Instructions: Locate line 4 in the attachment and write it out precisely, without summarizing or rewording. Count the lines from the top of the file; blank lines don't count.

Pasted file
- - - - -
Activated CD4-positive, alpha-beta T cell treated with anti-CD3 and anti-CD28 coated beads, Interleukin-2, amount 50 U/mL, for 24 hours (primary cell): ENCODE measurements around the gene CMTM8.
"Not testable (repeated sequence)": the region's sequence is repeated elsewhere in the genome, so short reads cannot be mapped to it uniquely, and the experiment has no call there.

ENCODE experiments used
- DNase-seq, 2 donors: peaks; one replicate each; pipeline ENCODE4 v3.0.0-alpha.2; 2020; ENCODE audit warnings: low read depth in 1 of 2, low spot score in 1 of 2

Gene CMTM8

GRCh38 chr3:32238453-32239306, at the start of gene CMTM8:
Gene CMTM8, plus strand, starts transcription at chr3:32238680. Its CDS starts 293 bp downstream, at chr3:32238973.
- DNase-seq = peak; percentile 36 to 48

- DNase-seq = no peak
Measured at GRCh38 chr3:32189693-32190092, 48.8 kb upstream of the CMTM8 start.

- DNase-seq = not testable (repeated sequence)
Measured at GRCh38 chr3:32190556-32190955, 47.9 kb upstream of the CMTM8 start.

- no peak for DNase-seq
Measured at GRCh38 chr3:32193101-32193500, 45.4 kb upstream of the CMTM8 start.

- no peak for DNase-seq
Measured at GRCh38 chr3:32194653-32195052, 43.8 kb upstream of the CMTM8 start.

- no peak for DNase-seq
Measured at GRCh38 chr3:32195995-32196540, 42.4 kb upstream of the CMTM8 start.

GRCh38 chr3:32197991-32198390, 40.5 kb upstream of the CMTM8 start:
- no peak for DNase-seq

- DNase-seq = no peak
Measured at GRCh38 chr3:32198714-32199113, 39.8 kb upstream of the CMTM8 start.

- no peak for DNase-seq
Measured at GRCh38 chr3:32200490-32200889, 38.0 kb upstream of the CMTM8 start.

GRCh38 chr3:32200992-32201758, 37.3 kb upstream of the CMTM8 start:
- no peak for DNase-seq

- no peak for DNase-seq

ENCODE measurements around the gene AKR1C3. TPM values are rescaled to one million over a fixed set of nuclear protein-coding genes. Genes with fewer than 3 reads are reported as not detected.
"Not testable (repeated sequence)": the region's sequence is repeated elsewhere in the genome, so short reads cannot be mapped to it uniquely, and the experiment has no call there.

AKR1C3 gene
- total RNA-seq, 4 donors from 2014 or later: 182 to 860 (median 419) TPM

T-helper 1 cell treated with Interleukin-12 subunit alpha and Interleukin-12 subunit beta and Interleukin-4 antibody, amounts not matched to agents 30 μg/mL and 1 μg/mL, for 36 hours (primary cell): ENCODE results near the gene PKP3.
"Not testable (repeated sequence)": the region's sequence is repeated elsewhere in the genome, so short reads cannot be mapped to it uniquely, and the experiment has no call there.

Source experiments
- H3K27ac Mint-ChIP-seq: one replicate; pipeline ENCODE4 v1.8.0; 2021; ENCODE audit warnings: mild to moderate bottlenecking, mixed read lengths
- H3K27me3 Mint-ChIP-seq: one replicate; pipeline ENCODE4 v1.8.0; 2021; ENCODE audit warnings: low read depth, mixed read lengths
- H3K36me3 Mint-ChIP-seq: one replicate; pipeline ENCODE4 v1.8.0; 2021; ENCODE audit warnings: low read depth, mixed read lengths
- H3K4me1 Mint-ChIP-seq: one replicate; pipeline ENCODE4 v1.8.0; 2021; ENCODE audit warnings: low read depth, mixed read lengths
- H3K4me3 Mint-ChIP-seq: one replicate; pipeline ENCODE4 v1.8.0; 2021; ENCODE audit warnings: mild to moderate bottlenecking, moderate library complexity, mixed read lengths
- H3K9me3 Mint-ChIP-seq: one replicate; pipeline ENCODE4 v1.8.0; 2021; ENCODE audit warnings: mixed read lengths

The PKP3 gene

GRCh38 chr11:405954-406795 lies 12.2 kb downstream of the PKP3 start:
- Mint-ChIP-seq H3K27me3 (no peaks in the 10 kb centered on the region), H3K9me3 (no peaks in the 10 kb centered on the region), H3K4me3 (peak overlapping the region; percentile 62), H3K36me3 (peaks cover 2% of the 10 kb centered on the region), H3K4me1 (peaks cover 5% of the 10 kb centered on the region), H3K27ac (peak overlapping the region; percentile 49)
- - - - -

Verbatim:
- DNase-seq, 2 donors: peaks; one replicate each; pipeline ENCODE4 v3.0.0-alpha.2; 2020; ENCODE audit warnings: low read depth in 1 of 2, low spot score in 1 of 2